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Browndown Gosport


eclipse
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The ghost of a tree from Gosport died
dropping one hundred tears onto the 
graves of forgotten soldiers and me.
The tree of war shed it's leaves, we
were blown away. Unprepared war
was just a word as I rehearsed on a
mock battlefield ready for war
I watched mens eyes turn to stone as
The angel of death practiced-waiting
to inscribe names into bone. I heard
bullets here in Browndown whispering 
warning us about we would become as
expendable as them. I can hear echoes
of clock hands frantically knocking on glass
and rain hitting window panes in Hampshire.

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Hi Barry,  I think this may be your finest poem yet.   The weight of war blanketing a soldier in prep for war's reality, so heavy. It isn't a morbid or shocking piece but sadness permeates the poem entirely.  I cried while reading.  Nice writing.
~~ Tink

typo  Pauses created by line break instead of punctuation is often employed in poetry and works, but the possessive apostrophe should still be included  L8     mens  /  men's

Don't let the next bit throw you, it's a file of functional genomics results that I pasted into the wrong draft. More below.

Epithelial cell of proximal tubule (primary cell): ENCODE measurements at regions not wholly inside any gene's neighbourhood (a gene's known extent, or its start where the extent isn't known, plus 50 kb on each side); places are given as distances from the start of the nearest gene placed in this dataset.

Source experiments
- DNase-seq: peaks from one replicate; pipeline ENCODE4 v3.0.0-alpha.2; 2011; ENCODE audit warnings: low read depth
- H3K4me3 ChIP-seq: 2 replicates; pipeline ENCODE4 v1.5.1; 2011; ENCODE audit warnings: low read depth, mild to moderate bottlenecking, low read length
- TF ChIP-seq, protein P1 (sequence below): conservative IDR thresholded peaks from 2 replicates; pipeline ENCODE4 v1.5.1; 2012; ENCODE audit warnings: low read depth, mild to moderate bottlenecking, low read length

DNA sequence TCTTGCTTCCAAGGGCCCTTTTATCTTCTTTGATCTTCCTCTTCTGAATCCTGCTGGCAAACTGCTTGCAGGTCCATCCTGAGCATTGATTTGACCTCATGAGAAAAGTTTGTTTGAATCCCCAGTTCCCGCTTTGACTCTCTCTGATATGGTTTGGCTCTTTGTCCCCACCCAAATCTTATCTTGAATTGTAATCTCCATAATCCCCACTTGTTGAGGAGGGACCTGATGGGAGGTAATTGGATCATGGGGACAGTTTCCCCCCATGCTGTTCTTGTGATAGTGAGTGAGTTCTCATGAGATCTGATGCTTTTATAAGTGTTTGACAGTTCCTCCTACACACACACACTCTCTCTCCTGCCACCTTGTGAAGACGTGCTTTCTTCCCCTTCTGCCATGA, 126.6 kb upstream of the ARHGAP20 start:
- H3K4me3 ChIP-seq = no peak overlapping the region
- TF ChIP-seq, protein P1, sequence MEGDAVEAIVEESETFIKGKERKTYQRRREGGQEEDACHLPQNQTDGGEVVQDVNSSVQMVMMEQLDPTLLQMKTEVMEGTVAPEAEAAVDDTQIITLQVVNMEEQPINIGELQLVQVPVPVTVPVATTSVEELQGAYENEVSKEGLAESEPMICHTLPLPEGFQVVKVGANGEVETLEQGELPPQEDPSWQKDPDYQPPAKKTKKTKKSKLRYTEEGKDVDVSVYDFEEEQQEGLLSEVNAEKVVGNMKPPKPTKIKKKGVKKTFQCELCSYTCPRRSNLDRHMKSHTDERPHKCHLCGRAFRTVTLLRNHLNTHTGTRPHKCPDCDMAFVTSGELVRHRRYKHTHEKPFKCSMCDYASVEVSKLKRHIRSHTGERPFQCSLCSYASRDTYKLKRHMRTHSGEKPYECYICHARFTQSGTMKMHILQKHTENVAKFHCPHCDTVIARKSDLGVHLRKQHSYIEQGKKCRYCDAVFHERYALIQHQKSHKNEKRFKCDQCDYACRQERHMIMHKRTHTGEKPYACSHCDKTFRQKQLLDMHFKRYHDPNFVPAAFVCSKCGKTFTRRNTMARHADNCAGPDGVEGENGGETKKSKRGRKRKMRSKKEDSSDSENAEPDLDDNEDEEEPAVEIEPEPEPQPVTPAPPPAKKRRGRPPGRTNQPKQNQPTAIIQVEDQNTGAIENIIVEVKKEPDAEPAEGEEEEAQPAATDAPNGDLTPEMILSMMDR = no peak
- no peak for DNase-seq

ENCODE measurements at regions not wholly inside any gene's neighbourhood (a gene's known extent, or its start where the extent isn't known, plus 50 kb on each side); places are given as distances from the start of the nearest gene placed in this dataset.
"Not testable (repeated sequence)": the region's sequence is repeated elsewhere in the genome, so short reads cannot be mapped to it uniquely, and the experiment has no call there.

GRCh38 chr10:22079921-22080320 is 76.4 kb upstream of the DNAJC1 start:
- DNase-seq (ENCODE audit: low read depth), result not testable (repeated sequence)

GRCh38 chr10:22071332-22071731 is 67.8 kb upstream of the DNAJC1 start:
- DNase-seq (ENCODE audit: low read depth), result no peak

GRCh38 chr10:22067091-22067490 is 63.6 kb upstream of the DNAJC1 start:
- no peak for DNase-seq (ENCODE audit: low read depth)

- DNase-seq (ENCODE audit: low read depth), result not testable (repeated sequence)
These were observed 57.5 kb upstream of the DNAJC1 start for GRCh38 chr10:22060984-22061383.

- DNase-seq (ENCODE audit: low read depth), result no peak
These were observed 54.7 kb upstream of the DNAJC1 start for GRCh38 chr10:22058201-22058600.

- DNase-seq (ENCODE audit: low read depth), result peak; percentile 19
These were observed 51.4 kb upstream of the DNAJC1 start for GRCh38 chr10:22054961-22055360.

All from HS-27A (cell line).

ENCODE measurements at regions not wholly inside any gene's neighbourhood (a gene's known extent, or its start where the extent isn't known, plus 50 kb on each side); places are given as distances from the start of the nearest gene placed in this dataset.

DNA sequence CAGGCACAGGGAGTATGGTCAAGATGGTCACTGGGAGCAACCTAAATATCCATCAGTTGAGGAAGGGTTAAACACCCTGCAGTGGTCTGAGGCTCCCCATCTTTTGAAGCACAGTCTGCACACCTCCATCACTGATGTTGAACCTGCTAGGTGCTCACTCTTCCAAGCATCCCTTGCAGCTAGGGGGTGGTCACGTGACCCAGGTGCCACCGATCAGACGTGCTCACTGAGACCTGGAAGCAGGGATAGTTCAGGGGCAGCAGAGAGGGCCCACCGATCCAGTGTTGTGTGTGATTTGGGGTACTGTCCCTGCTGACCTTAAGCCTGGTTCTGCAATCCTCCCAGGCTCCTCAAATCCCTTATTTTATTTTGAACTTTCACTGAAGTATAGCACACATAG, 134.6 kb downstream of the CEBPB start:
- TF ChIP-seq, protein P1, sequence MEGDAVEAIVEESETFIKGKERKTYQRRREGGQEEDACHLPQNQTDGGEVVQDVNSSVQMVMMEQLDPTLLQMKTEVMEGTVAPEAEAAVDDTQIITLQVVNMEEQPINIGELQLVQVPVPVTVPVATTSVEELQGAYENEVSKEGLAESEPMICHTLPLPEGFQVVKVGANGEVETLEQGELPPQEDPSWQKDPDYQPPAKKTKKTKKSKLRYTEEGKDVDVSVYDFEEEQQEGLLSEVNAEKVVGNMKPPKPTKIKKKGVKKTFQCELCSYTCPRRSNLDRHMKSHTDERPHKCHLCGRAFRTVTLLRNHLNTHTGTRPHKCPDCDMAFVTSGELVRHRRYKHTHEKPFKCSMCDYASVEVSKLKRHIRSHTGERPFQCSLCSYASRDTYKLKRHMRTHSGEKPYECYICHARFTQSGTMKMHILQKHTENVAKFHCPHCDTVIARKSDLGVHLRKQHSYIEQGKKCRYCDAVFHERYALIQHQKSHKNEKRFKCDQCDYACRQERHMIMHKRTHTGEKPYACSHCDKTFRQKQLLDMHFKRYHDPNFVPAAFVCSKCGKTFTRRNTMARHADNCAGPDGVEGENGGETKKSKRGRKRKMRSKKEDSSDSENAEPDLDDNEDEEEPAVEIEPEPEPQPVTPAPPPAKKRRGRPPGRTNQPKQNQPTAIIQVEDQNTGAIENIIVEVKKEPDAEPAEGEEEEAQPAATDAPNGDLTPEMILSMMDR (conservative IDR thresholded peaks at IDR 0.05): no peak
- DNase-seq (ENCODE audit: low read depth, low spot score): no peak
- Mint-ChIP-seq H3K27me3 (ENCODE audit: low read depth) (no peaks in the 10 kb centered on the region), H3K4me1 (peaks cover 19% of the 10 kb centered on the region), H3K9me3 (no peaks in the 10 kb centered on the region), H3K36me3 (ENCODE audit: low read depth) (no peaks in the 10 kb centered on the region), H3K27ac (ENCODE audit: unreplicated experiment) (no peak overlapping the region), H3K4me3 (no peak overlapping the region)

~~ © ~~ Poems by Judi Van Gorder ~~

For permission to use this work you can write to Tinker1111@icloud.com

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I'll add that I very much liked "we were blown away" … literally and figuratively, that is. Expendable as the bullets is also hard hitting.

But what makes this poem stand out for me are the last lines:

18 hours ago, eclipse said:

… I can hear echoes
of clock hands frantically knocking on glass
and rain hitting window panes in Hampshire.

… especially the last line. It takes the reader to another place, as if divorced from his body, away from it all.

Tony

Here is a link to an index of my works on this site: tonyv's Member Archive topic

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The poem also took me along like a river, just kept going, presenting to me images and sounds along the way.  Images like "men's eyes turn to stone", "inscribe names into bone", and the last lines mentioned by Tony. 

"Words are not things, and yet they are not non-things either." - Ann Lauterbach

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